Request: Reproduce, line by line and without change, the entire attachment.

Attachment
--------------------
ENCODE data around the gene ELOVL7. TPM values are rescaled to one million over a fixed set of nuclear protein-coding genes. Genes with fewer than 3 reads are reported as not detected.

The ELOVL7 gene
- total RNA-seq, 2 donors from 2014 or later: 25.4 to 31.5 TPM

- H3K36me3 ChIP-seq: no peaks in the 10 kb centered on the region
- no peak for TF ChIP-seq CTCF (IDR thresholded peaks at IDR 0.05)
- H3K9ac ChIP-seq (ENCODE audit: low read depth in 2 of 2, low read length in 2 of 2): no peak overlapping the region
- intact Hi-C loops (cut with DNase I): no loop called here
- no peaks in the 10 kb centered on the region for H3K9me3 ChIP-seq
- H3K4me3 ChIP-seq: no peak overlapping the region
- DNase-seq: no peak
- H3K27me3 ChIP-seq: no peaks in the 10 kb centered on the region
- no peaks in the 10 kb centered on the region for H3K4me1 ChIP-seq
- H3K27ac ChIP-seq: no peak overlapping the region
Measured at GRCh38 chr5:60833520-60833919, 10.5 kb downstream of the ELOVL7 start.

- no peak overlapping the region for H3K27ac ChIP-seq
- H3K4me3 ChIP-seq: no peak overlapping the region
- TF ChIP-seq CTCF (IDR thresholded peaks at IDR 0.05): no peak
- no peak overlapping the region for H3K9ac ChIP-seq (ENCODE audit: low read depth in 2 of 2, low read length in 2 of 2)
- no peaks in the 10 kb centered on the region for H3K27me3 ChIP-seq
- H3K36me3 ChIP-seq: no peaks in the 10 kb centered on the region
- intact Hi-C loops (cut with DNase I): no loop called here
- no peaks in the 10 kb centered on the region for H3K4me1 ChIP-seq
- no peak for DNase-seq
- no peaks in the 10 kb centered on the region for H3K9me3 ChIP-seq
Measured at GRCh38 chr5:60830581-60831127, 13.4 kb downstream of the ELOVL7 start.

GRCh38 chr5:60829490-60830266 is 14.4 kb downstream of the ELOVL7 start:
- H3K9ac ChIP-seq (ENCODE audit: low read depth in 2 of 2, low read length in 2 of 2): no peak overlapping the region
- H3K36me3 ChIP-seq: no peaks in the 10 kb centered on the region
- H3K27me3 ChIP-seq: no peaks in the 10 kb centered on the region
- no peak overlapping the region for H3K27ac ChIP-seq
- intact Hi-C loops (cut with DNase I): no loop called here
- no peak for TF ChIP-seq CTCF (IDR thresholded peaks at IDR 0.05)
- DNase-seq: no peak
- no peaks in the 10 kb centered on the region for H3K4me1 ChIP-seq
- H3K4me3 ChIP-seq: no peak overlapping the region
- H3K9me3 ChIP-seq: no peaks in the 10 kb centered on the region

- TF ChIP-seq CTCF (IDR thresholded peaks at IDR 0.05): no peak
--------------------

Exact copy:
ENCODE data around the gene ELOVL7. TPM values are rescaled to one million over a fixed set of nuclear protein-coding genes. Genes with fewer than 3 reads are reported as not detected.

The ELOVL7 gene
- total RNA-seq, 2 donors from 2014 or later: 25.4 to 31.5 TPM

- H3K36me3 ChIP-seq: no peaks in the 10 kb centered on the region
- no peak for TF ChIP-seq CTCF (IDR thresholded peaks at IDR 0.05)
- H3K9ac ChIP-seq (ENCODE audit: low read depth in 2 of 2, low read length in 2 of 2): no peak overlapping the region
- intact Hi-C loops (cut with DNase I): no loop called here
- no peaks in the 10 kb centered on the region for H3K9me3 ChIP-seq
- H3K4me3 ChIP-seq: no peak overlapping the region
- DNase-seq: no peak
- H3K27me3 ChIP-seq: no peaks in the 10 kb centered on the region
- no peaks in the 10 kb centered on the region for H3K4me1 ChIP-seq
- H3K27ac ChIP-seq: no peak overlapping the region
Measured at GRCh38 chr5:60833520-60833919, 10.5 kb downstream of the ELOVL7 start.

- no peak overlapping the region for H3K27ac ChIP-seq
- H3K4me3 ChIP-seq: no peak overlapping the region
- TF ChIP-seq CTCF (IDR thresholded peaks at IDR 0.05): no peak
- no peak overlapping the region for H3K9ac ChIP-seq (ENCODE audit: low read depth in 2 of 2, low read length in 2 of 2)
- no peaks in the 10 kb centered on the region for H3K27me3 ChIP-seq
- H3K36me3 ChIP-seq: no peaks in the 10 kb centered on the region
- intact Hi-C loops (cut with DNase I): no loop called here
- no peaks in the 10 kb centered on the region for H3K4me1 ChIP-seq
- no peak for DNase-seq
- no peaks in the 10 kb centered on the region for H3K9me3 ChIP-seq
Measured at GRCh38 chr5:60830581-60831127, 13.4 kb downstream of the ELOVL7 start.

GRCh38 chr5:60829490-60830266 is 14.4 kb downstream of the ELOVL7 start:
- H3K9ac ChIP-seq (ENCODE audit: low read depth in 2 of 2, low read length in 2 of 2): no peak overlapping the region
- H3K36me3 ChIP-seq: no peaks in the 10 kb centered on the region
- H3K27me3 ChIP-seq: no peaks in the 10 kb centered on the region
- no peak overlapping the region for H3K27ac ChIP-seq
- intact Hi-C loops (cut with DNase I): no loop called here
- no peak for TF ChIP-seq CTCF (IDR thresholded peaks at IDR 0.05)
- DNase-seq: no peak
- no peaks in the 10 kb centered on the region for H3K4me1 ChIP-seq
- H3K4me3 ChIP-seq: no peak overlapping the region
- H3K9me3 ChIP-seq: no peaks in the 10 kb centered on the region

- TF ChIP-seq CTCF (IDR thresholded peaks at IDR 0.05): no peak